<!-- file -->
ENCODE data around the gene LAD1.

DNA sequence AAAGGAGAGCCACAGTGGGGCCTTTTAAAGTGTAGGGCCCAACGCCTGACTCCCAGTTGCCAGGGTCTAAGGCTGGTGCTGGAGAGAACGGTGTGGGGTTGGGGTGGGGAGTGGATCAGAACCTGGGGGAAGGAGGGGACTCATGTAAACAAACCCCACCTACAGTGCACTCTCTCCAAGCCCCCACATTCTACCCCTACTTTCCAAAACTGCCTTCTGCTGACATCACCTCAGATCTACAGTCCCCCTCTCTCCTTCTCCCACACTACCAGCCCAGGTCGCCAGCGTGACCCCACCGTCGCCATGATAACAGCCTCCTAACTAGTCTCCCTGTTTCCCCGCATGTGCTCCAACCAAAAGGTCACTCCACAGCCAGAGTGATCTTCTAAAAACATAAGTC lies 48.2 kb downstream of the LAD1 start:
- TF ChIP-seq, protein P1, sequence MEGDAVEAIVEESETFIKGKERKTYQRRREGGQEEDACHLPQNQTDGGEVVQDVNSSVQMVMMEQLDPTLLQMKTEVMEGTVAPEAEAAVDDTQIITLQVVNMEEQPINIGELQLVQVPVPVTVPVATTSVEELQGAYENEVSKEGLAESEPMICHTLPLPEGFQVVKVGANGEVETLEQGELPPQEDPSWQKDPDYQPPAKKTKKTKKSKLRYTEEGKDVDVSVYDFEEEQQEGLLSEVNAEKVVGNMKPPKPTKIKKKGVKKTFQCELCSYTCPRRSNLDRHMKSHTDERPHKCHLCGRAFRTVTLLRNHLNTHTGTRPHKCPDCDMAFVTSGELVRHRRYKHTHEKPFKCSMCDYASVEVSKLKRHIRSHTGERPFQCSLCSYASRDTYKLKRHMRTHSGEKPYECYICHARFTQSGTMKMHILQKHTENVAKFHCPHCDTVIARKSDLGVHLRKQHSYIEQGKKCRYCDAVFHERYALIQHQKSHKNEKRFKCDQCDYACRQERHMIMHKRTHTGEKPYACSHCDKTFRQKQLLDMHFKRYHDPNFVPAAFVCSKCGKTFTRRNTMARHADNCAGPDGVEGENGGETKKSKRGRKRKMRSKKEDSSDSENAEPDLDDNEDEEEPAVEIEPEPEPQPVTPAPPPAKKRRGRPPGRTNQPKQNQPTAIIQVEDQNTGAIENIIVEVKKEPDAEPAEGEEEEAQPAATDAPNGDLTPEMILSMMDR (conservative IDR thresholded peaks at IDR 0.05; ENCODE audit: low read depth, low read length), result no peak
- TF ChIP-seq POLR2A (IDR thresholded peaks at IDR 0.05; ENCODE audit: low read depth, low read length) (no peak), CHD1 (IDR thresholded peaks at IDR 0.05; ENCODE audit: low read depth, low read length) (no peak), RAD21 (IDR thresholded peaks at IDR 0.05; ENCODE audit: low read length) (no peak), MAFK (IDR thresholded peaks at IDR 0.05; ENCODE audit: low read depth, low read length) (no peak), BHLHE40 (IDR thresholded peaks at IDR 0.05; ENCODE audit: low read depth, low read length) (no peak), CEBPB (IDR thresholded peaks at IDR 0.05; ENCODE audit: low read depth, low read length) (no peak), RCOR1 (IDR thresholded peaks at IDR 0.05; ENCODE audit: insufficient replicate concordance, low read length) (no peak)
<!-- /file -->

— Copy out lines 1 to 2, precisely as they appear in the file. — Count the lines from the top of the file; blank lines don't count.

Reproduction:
ENCODE data around the gene LAD1.

DNA sequence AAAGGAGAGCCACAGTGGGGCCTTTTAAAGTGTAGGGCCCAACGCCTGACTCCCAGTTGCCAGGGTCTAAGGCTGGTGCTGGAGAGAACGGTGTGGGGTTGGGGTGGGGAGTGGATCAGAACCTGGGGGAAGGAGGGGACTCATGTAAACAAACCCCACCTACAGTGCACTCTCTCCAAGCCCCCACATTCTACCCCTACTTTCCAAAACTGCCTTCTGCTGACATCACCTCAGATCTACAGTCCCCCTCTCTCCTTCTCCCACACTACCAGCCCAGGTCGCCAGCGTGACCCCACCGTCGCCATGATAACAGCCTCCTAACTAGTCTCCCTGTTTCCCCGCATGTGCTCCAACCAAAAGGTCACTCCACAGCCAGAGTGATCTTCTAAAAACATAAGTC lies 48.2 kb downstream of the LAD1 start: